Particle accelerators have evolved over the last decades from simple devices to powerful machines, and are having an increasingly important impact on research, technology and daily life. Today they cover a wide range of applications including material science and medical applications. In recent years, requirements from new technological and research applications have emerged while the number of accelerator facilities in operation, being commissioned, designed or planned has significantly grown. Their parameters (such as the beam energy, beam currents and intensities, and target composition) vary widely, giving rise to new radiation shielding aspects and problems.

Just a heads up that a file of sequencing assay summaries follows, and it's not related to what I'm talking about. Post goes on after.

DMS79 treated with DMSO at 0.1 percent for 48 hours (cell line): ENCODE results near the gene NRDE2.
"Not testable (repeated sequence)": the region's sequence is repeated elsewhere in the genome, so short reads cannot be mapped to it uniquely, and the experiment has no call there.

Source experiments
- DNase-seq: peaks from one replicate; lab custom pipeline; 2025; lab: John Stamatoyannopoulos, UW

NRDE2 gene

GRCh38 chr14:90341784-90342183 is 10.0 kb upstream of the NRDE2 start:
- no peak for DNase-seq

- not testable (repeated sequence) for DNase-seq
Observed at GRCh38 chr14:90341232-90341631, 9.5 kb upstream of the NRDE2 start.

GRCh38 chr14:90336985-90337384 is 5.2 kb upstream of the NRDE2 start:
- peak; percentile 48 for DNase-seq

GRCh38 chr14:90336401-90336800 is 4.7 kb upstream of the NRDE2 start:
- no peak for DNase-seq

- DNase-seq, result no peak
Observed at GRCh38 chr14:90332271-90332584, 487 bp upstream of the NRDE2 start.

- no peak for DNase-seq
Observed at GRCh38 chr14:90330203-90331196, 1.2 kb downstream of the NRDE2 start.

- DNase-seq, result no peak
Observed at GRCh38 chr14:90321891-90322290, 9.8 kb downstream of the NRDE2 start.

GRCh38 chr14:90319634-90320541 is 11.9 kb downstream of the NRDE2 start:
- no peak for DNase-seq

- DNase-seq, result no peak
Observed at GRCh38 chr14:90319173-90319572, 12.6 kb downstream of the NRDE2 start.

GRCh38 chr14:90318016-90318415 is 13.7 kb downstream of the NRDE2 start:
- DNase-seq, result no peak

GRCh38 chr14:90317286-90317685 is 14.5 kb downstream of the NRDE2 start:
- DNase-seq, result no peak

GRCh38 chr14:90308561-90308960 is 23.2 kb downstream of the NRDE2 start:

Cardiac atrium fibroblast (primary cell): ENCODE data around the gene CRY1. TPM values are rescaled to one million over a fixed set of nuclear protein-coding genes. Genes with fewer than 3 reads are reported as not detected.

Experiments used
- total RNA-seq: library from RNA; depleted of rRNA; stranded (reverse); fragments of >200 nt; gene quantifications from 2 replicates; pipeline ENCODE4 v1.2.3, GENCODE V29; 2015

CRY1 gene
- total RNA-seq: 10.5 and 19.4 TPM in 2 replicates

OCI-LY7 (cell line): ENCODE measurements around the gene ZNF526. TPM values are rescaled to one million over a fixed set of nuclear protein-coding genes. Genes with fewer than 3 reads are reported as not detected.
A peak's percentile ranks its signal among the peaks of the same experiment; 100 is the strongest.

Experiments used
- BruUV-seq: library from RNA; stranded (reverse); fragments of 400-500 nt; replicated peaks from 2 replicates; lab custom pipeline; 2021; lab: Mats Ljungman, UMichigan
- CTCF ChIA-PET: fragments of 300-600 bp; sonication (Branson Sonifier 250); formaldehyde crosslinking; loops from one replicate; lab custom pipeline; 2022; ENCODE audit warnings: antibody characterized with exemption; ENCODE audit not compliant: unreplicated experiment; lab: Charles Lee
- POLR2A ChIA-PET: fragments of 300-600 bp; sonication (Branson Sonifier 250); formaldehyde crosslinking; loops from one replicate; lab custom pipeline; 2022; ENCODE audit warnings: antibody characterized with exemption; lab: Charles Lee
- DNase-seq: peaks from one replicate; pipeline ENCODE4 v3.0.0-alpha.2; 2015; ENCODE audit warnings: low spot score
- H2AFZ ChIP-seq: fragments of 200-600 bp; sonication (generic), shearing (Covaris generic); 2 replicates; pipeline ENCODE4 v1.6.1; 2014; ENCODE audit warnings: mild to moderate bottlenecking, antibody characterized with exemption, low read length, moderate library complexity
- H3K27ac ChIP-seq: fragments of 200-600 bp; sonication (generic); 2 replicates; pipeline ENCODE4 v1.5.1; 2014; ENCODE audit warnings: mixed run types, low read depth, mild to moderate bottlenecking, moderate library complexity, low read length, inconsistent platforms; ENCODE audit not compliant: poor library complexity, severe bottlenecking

Particle accelerators must be operated in safe ways to protect operators, the public and the environment. As the design and use of these facilities evolve, so must the analytical methods used in the safety analyses. These workshop proceedings review the state of the art in radiation shielding of accelerator facilities and irradiation targets. They also evaluate progress on the development of modelling methods used to assess the effectiveness of such shielding as part of safety analyses.